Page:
PAN AMERICAN GAMES : U.S. Fails Again; Bring On NBA : Basketball: American college players unable to handle Puerto Rico in 73-68 loss.
It will be up to the NBA to bring gold to the U.S. basketball.
For the fifth time in as many major international competitions, a U.S. men’s team will return without a gold medal. Puerto Rico saw to that Thursday night with a 73-68 victory over the United States in the semifinals of the Pan American Games.
This current U.S. team--the last made up of collegiate players with the NBA set to join USA Basketball for next summer’s Olympics in Barcelona--had to face an experienced Puerto Rican team without its leading scorer and playmaker, Jim Jackson. The Ohio State star could only sit on the bench, his left foot in a cast with a stress fracture diagnosed Wednesday.
Puerto Rico had beaten a U.S. team two of the last three times the countries met. U.S. Coach Gene Keady had promised this would be a close game, unlike the last two U.S. victories in this tournament by a combined 104 points against the Bahamas and Uruguay.
When the game ended, Puerto Rican players and fans converged on the court as the U.S. non-gold run stretched again.
Now the United States will play for the bronze medal on Saturday against the loser of the other semifinal between Cuba and Mexico.
“We’re not done yet. We want to win the bronze. That’s the American way,” Keady said. “We want to be the best.”
They may have been for the first 35 minutes of the game.
The United States, which led 37-29 at halftime and 43-33 early in the second half, took its final lead of the game at 64-63 on a three-pointer by Walt Williams with 4:48 left. It would be four minutes before the United States would score again, and by then Puerto Rico had a 71-64 lead and the packed crowd at Sports City Coliseum was cheering every move that gave it the advantage.
The scoreless streak had four U.S. turnovers and just one missed shot. But Puerto Rico made each possession count by running down the clock and never missing at the foul line. Edgar Leon’s two free throws with 3:58 left and two more 1:01 later made Puerto Rico a perfect 16 for 16 from the foul line.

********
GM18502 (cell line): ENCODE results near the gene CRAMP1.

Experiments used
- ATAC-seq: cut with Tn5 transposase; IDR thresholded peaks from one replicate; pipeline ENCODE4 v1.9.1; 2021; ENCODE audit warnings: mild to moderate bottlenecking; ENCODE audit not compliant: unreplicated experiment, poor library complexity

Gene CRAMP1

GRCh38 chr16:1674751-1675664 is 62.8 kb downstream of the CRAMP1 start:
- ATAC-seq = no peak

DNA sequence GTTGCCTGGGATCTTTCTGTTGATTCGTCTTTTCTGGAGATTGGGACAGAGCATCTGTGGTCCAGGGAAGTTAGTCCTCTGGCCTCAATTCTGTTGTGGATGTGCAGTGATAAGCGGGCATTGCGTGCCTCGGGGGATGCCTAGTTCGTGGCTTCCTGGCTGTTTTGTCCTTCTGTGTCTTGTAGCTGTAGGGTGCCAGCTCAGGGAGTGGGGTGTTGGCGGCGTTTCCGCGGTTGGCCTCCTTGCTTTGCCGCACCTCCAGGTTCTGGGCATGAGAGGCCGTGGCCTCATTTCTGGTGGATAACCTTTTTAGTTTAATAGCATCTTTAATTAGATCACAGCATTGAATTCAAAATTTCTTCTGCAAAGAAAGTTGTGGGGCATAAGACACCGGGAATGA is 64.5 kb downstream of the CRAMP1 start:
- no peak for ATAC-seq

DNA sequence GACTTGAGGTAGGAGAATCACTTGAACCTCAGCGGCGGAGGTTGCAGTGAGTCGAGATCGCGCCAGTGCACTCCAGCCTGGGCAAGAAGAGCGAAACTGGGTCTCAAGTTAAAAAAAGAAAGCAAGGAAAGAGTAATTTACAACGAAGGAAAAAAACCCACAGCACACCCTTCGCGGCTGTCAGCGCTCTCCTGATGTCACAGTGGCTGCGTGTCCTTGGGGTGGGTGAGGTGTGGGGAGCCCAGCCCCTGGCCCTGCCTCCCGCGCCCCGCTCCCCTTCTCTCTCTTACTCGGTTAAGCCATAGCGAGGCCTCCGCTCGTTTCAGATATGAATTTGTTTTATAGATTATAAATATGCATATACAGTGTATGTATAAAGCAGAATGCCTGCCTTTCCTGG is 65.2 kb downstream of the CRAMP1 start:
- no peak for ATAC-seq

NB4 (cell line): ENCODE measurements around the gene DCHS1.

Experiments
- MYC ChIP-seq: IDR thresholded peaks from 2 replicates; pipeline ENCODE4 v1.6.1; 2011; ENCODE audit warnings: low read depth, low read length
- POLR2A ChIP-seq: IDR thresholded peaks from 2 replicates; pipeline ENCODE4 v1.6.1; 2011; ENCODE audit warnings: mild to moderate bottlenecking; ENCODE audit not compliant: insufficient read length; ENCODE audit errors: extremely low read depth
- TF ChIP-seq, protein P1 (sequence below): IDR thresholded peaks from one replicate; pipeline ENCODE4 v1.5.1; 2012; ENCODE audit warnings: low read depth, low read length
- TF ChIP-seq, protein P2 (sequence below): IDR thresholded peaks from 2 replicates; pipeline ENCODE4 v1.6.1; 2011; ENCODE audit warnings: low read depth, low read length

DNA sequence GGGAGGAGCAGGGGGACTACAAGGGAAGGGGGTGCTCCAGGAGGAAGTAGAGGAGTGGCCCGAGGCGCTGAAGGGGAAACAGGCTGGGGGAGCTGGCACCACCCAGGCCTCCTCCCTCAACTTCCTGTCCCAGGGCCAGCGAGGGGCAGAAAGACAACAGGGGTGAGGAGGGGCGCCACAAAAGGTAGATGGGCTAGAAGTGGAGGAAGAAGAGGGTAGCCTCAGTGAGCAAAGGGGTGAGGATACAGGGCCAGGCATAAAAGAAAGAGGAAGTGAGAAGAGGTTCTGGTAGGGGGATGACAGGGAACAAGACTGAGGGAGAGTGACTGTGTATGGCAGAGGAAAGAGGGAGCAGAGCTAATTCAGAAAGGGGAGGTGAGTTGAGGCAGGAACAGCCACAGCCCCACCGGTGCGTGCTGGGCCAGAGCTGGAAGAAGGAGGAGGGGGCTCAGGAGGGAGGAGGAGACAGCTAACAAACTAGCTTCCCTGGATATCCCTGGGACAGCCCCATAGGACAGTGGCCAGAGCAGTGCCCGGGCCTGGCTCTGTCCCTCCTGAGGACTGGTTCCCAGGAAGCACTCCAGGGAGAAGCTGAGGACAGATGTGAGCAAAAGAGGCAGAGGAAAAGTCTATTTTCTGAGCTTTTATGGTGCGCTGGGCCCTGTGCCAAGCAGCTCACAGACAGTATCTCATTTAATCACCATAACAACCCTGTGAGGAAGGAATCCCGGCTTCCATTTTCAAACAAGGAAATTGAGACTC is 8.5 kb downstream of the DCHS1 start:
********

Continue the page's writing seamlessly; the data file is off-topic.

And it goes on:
The United States finally broke the scoring drought on two free throws by Clarence Weatherspoon with 48 seconds left. Terry Dehere scored immediately when he stole the inbounds pass to make it 71-68.
Puerto Rico ran the clock down to 21 seconds before Dehere was called for an intentional foul. James Carter made one of two and, on the ensuing possession, he was fouled again and did the same for the final margin.
“In the second half their big guys took over and that really hurt us,” Keady said. “We had the opportunities, we didn’t use it. They’re more used to international play. I hoped that wouldn’t hurt us in the second half, but it did.”
Christian Laettner, who had 14 points and 11 rebounds for the United States, said the first 37 minutes of the game were officiated differently than the final three.
“The thing I noticed the last three minutes was that every call went their way,” he said. “We settled into pushing and shoving the whole game, and the last three minutes they started calling touch fouls.”
The United States finished with a 25-18 rebound advantage, but 10 of Puerto Rico’s were on the offensive end and five of those brought second-half baskets.
“We played hard defense and did a good job on the boards,” Leon said. “We were getting the fouls and we made the free throws and that was the difference. We’re playing for the gold medal and, like I have been saying, we believe it will be our last chance for quite awhile with the NBA coming in.”
Of Jackson’s absence, Puerto Rico Coach Raymond Dalmau said: “Our sixth man didn’t play either.” Mario Morales missed the game with a sore knee. “Who knows what can happen? There’s no doubt Jim Jackson is a great player, but it could work both ways. Maybe he could have won the game for them, maybe not.”
Williams led the United States with 16 points, while Jerome Mincy led Puerto Rico with 22 points and Leon had 16.
The last gold medal won by the United States was in the 1986 World Championships. Since then, there was a silver in the Pan Ams, a bronze at the Olympics, a silver at the Goodwill Games and a bronze at the World Championships.
Laettner, a member of the last three U.S. national teams, said: “I don’t think people understand the rest of the world is catching up to us.”
Go beyond the scoreboard
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